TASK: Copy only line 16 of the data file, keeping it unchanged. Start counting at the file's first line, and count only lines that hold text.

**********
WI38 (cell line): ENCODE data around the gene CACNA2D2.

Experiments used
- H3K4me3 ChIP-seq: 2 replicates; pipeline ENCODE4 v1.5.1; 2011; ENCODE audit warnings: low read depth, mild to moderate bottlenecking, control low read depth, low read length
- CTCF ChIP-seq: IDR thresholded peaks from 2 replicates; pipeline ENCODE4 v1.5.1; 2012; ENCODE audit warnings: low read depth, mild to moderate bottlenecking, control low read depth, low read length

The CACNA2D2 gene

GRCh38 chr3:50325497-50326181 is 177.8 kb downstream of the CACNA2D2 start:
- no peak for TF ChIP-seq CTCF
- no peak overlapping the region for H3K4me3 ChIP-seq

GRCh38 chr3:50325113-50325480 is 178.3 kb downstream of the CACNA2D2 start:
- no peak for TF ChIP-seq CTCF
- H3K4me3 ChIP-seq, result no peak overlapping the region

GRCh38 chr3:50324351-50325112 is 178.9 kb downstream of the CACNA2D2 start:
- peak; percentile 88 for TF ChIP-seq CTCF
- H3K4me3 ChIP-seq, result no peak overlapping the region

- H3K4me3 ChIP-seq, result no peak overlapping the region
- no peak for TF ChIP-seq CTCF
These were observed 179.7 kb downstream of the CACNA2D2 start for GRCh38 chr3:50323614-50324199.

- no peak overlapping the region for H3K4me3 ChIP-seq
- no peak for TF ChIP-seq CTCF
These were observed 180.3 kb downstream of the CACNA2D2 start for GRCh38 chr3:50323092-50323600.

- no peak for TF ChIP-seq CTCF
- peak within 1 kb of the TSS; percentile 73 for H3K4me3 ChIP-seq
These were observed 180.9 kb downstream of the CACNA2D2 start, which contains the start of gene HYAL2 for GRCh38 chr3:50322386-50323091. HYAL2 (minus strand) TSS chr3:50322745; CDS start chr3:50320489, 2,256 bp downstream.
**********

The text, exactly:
- no peak for TF ChIP-seq CTCF